Technical trickery abounds but robs some of the theatrical wonder of Macbeth at the Donmar Warehouse
“Are you wearing headphones?”
Thanks to the National Curriculum (and perhaps some other factors), Macbeth has always had a chokehold over UK theatre programmers and as 2023 draws to a close, two heavyweight productions have lumbered into view. Ralph Fiennes and Indira Varma headline a touring production that is taking over warehouses whilst David Tennant and Cush Jumbo spearhead this one which opts to go for the other end of the scale in the intimacy of the Donmar Warehouse.
Director Max Webster uses binaural sound technology to create what he calls “a 3D soundscape” so this Macbeth is experienced through headphones. And in some ways, when the technology is used to do things that could not otherwise be effectively achieved, it is ingeniously done. Actors can whisper to each other and we catch every word; characters can exist only in the minds of others and yet we hear them; the very nature of performance undergoes a quiet transformation.
At the same time, in a theatre as intimate as the Donmar and a lead cast as accomplished as Tennant and Jumbo, there’s a slight sense of frustration at how the theatrical experience as we expect it is taken from us. The distancing effect of wearing headphones to listen to actors mere feet away is real as Celtic music and birdsong witter away in the soundscape, the temptation to lift off the headset and just listen is strong and one which several took intermittent opportunities to do just so.
It’s a bit of a shame as this high concept does end up distracting from the production’s actual concept, in reconceiving the power dynamics of the central couple. Tennant’s Macbeth is brilliantly brutal, gleeful rather than guilt-ridden at all the bloodspilling and so by contrast, Jumbo’s Lady Macbeth becomes more of a voice of conscience, genuinely shocked at what is coming to pass even as she enables it. The duality of their costumes – black for him and white for her – reinforces this toxic balance and they both beautifully exploit the naturalism allowed them by Gareth Fry’s sound design.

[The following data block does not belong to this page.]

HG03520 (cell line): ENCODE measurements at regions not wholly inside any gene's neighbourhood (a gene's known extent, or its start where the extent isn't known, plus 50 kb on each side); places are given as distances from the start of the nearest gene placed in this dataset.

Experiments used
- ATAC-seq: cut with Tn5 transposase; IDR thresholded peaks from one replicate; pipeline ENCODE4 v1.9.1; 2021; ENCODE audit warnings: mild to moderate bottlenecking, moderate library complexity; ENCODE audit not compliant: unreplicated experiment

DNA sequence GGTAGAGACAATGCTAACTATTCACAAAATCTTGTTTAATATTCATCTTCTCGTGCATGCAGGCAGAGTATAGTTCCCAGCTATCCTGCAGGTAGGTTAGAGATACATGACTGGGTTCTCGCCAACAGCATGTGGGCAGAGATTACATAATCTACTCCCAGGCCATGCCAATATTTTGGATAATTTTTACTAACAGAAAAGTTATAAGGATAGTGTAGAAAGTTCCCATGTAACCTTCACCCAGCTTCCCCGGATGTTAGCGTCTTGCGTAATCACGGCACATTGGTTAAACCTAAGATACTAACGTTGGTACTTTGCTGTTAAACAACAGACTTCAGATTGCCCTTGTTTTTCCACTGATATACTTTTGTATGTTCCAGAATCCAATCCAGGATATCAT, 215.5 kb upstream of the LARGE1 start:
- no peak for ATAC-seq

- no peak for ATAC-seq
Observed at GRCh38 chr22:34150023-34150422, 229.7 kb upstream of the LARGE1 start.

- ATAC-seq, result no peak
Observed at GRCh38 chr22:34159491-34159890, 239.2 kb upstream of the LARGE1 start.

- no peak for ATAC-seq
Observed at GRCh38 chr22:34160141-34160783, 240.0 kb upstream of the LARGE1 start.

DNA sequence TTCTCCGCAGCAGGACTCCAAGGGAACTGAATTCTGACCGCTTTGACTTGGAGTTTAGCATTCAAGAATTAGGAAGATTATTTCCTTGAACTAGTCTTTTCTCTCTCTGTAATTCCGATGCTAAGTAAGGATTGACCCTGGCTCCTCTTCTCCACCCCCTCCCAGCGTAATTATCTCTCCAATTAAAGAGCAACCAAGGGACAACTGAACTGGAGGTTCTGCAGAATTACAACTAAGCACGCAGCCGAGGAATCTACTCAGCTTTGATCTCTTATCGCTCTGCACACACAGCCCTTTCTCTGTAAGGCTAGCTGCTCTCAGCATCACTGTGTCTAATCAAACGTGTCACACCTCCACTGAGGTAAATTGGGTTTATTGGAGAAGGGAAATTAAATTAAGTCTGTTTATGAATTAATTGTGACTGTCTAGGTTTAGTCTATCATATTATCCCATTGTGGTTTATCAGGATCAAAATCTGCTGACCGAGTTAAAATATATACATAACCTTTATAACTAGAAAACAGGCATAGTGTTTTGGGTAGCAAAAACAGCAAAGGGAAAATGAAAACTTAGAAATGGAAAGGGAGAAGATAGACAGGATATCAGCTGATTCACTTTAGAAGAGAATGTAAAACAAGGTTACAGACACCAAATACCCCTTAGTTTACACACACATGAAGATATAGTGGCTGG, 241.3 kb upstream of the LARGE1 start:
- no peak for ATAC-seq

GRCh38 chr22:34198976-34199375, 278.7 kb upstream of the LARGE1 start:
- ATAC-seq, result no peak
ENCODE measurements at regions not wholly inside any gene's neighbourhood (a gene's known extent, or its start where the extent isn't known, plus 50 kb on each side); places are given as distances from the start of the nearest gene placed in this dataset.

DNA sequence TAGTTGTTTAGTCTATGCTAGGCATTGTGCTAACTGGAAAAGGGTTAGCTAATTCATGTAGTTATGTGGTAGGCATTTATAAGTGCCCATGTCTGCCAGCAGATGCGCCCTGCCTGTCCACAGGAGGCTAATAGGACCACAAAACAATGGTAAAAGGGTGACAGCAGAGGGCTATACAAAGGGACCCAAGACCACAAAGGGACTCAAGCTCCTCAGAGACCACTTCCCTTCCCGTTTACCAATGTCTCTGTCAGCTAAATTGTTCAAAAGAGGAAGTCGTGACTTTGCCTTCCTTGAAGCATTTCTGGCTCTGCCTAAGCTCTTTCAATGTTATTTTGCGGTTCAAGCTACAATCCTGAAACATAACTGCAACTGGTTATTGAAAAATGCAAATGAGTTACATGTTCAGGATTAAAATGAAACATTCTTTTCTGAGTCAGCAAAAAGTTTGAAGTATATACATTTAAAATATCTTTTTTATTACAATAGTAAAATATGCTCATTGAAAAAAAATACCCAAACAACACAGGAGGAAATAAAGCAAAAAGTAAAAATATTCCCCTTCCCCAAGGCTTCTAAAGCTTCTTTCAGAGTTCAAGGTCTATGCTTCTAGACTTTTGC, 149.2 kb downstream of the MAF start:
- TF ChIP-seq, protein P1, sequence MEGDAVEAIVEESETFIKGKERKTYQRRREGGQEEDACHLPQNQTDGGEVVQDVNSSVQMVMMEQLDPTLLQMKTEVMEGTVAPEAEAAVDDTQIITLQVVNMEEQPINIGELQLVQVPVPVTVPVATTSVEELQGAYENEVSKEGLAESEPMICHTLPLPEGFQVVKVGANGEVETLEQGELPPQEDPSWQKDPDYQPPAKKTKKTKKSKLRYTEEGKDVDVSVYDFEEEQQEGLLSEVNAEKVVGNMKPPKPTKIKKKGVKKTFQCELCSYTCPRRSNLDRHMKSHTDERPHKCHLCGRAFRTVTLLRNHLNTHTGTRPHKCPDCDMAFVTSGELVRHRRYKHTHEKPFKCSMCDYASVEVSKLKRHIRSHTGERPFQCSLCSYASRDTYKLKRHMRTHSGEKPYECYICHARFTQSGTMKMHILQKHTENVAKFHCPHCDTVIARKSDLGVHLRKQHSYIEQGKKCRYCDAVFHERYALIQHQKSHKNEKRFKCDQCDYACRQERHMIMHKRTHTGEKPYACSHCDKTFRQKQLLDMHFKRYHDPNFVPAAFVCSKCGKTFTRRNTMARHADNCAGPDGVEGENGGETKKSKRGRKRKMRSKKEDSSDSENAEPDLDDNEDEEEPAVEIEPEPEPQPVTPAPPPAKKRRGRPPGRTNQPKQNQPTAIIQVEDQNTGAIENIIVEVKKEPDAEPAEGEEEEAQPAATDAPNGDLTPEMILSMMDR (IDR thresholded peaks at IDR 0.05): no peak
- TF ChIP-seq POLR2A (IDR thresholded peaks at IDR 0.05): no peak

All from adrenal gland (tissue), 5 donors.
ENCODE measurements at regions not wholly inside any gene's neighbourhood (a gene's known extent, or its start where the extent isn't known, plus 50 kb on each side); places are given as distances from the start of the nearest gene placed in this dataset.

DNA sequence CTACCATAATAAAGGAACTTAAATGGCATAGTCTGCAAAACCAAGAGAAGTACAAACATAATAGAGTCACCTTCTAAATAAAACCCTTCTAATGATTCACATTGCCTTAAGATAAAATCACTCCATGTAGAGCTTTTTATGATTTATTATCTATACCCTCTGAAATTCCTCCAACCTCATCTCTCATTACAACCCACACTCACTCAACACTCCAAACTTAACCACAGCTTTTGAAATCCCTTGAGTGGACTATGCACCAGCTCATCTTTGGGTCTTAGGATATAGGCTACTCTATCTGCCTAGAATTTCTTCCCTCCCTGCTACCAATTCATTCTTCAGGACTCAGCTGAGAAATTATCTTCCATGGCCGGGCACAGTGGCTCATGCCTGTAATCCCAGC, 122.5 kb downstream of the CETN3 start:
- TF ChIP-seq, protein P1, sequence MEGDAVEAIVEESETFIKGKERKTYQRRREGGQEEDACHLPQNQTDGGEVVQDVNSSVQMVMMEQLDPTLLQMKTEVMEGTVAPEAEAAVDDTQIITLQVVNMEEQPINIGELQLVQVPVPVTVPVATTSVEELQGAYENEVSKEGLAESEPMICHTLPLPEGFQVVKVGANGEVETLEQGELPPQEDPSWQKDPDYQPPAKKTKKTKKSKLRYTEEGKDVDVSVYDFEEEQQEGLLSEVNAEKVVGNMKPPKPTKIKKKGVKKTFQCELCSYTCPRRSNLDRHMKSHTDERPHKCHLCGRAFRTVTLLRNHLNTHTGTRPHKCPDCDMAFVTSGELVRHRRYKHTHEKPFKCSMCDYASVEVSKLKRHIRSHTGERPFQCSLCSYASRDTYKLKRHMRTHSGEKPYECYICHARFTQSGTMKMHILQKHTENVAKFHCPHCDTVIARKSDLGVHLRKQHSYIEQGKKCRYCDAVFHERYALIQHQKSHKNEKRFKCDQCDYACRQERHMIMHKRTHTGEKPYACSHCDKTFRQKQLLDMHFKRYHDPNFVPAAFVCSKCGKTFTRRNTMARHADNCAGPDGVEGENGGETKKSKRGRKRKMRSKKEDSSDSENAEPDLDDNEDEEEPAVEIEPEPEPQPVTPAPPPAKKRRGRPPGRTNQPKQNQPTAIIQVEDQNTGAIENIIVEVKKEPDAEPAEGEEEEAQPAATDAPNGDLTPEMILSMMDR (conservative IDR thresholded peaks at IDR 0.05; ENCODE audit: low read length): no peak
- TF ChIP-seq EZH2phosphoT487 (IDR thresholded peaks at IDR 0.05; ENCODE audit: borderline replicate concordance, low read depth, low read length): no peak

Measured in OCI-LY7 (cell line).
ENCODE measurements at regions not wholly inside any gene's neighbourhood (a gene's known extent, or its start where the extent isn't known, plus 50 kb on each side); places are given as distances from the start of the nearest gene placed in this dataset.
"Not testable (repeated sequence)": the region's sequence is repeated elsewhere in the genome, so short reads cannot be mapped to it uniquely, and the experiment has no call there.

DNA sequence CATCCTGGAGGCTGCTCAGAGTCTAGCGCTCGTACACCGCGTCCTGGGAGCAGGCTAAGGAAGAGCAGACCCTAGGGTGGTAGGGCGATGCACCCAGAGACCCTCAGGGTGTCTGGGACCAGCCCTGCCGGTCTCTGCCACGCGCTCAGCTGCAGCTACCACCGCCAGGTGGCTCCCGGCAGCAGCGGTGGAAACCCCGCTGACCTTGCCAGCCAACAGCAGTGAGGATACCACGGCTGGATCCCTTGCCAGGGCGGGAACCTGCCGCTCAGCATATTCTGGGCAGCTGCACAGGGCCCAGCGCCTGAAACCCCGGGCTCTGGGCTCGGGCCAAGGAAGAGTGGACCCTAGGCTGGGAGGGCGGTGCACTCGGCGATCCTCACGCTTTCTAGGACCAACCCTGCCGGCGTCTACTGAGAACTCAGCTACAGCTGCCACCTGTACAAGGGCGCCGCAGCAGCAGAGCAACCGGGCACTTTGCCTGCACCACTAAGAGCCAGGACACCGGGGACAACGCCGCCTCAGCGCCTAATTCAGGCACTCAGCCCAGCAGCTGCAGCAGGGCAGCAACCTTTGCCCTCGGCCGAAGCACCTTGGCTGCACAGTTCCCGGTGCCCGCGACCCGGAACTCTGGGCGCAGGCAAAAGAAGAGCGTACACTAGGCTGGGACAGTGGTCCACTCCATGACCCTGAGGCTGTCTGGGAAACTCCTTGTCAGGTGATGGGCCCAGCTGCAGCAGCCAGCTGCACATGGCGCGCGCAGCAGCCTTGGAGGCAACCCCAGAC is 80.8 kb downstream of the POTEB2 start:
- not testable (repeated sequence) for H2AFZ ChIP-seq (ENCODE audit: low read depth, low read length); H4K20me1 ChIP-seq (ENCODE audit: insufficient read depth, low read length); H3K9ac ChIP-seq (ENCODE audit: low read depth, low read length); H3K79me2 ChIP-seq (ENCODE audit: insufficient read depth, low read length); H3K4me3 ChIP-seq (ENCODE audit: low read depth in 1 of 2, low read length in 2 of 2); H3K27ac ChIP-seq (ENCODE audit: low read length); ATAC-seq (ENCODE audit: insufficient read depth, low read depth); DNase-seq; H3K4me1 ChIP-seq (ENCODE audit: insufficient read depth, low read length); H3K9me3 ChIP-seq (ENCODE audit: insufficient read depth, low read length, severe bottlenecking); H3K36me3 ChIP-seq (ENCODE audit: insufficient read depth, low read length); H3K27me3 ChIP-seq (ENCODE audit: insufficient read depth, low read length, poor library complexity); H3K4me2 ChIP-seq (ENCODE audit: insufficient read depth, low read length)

Rosanna Vize’s chilly, monochromatic design caps off a brilliant year for her, the modern Scots costumes looking a treat. And ideas of parents and children percolate throughout the show – the child the Macbeths have undoubtedly lost, the bairns that are brutally killed here, the loss that Macduff has to fight to find the space to acknowledge against the societal norms of toughened masculinity. I just wish the Porter’s scene had been cut to go along with the supremely pacy running time here, Jatinder Singh Randhawa deliberately ruptures the atmosphere with a raucous interlude but I really wasn’t a fan.